Ten years ago today Teddy launched Practical Fragments with a simple question about screening methodologies. More than 660 posts later we've returned to that topic several times, most recently in 2016. But before you can start screening you need a fragment library, which is the subject of our new poll.
Back in 2012 we asked readers the maximum size (in terms of "heavy", or non-hydrogen atoms) they would consider for fragments in their library. The results were mostly consistent with the Rule of 3, so beloved by Teddy that he compared it to a powerful wizard.
There has since been a trend toward smaller fragments, driven in part by empirical findings that smaller fragments have better hit rates, in agreement with molecular complexity theory.
At some point, though, ever smaller fragments will mean lower hit rates: fragments that are too small will bind so weakly they will be difficult to detect. And practical issues arise: organic molecules with just a few non-hydrogen atoms are often volatile.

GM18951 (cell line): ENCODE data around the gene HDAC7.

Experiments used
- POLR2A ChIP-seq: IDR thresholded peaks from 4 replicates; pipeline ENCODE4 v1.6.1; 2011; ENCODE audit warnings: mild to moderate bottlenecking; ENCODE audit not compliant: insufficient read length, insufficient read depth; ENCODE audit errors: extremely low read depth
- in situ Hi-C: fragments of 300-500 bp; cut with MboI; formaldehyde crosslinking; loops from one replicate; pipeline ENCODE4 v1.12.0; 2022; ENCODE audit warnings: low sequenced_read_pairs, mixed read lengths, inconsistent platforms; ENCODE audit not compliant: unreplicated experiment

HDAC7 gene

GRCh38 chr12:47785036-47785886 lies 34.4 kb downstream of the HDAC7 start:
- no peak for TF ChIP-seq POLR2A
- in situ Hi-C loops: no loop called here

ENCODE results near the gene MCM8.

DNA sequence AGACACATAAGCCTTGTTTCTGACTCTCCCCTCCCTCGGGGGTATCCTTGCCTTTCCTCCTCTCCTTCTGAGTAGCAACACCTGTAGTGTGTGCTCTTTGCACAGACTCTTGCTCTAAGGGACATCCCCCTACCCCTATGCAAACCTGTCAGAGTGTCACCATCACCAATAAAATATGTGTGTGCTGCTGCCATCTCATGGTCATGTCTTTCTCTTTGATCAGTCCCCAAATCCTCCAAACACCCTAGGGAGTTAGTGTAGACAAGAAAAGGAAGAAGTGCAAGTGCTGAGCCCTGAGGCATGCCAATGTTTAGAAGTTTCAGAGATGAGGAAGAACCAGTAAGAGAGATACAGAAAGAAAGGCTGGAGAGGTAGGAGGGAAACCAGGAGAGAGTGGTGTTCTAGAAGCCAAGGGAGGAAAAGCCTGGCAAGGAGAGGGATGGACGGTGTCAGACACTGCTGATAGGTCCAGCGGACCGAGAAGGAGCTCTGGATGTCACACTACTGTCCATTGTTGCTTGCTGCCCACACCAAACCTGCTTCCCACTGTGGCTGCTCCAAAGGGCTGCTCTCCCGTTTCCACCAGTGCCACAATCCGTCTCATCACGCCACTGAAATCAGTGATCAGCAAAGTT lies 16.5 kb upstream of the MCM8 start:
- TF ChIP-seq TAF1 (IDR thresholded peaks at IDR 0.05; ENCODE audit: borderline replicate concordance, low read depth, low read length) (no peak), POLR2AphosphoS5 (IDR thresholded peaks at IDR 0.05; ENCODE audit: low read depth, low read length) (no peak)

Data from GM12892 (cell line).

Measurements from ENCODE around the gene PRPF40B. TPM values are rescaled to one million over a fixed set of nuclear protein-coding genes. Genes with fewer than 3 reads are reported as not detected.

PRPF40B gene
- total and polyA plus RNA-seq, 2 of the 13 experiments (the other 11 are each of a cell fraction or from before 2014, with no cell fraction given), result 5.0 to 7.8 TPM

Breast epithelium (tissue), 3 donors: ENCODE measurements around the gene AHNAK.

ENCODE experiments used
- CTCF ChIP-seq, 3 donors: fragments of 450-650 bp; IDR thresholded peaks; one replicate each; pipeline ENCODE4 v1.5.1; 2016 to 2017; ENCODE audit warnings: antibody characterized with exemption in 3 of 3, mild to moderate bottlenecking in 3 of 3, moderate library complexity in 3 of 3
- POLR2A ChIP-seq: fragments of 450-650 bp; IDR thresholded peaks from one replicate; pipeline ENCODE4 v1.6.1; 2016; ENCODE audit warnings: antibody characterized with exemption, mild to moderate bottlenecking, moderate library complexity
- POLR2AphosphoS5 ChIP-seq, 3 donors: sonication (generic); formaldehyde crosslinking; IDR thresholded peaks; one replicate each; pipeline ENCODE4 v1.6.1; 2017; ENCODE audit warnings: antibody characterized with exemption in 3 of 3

Therefore, we’re revisiting this question: What is the smallest fragment you would put in your library?
As long as we're on the subject of libraries, how many fragments do you have in your primary screening library, or how many do you screen on a regular basis?
Please vote on the right-hand side of the page. If you have multiple fragment libraries (for example one for crystallographic screening and one for biochemical screening) you can respond for each library; you will need to press "vote" after each answer. Please feel free to leave comments too.
Thanks to all of you for making Practical Fragments a success and for your comments over the years – looking forward to the next decade!